The Court of Appeal considered several issues but it was its interpretation of ‘act’ under s54(1) that effectively disposed of the appeal. The court held that living with another person is not an ‘act’, but a ‘state of affairs’ or a ‘description of a relationship’. Here, the facts depended on an inference to be drawn from the conduct of all relevant persons over an extended period of time and did not depend on a single act of a particular person on the relevant day. So they could not amount to an ‘act’ within the meaning of s 54(1).
McClure P also considered two matters of contractual construction.
The policy defined the insured as Linda and Stuart Inglis and ‘you’ or ‘your’ as:
“the person(s) named in the current schedule as the insured and those persons who live with you permanently who are any of the following:
• any member of your own family and your spouse’s or de facto family.”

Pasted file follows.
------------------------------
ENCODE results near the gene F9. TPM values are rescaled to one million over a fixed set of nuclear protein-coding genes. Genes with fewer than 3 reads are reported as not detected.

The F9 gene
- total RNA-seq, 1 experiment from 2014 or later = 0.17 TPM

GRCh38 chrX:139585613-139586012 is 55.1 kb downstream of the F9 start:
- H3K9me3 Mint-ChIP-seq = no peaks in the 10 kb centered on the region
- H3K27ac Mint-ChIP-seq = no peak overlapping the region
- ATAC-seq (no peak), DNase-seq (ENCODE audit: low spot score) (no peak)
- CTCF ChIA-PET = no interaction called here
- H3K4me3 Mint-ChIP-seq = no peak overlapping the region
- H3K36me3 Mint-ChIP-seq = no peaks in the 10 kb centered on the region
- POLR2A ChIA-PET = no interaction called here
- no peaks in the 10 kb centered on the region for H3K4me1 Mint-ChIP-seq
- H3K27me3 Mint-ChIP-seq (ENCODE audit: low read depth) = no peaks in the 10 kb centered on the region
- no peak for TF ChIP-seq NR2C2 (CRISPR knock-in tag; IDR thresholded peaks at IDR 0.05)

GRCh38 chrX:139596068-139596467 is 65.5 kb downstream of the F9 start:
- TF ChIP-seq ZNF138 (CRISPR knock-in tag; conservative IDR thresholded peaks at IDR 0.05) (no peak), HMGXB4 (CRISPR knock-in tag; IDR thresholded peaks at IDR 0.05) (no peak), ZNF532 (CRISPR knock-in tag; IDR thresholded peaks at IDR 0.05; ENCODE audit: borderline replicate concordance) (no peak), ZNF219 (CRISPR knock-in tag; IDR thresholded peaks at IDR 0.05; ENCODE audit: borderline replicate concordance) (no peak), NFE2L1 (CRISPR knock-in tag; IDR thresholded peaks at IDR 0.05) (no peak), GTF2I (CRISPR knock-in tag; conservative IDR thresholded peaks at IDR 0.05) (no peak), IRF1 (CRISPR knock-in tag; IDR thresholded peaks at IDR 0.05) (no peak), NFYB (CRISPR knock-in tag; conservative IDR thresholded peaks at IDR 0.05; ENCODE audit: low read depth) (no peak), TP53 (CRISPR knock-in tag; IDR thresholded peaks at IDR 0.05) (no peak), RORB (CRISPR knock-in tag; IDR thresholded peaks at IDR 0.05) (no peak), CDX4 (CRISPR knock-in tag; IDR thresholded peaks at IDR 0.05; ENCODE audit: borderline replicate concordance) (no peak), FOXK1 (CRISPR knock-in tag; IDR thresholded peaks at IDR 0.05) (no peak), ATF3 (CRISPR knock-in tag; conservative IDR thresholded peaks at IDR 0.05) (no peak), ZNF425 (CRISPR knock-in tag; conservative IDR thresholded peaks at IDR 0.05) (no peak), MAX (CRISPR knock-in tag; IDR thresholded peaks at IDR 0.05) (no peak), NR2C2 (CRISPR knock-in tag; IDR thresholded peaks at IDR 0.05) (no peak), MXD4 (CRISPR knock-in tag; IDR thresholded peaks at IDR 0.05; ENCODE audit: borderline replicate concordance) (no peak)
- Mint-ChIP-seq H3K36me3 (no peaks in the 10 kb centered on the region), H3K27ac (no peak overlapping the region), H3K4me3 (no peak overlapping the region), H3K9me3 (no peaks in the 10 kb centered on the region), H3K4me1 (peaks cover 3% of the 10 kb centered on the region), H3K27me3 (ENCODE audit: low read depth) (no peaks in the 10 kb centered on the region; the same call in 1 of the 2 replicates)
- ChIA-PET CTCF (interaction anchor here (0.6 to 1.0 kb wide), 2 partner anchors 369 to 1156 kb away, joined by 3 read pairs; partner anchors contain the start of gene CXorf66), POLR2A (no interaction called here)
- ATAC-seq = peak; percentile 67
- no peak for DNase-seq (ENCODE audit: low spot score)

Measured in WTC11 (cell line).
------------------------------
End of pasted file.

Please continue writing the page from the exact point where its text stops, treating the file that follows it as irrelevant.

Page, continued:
The Inglises argued that the exclusion relied upon by Allianz did not apply as ‘you’ meant all the insureds and so ‘any person’ had to mean any person other than an insured (including Georgia Inglis).
McLure P rejected the argument. After setting out the relevant principles of contractual construction, her Honour held that the meaning of ‘you’ was informed by its context and the nature or type of the insurance. At its widest, ‘you’ meant all the insureds under the policy severally. However, for the purposes of the relevant insuring clause, the context required that it meant only those insureds who were legally liable to pay compensation in respect of the bodily injury. In the present case, that meant Stuart and James Inglis, not all the insureds, and ‘you’ and ‘your’ had the same meaning in the exclusion. So Georgia Inglis qualified as ‘any person’.
The second issue was whether a contribution claim was a claim which gave rise to a legal liability “for injury” within the meaning of the exclusion. Having regard to the text, context and purpose of the insuring clause and the exclusion, McLure P held that it was.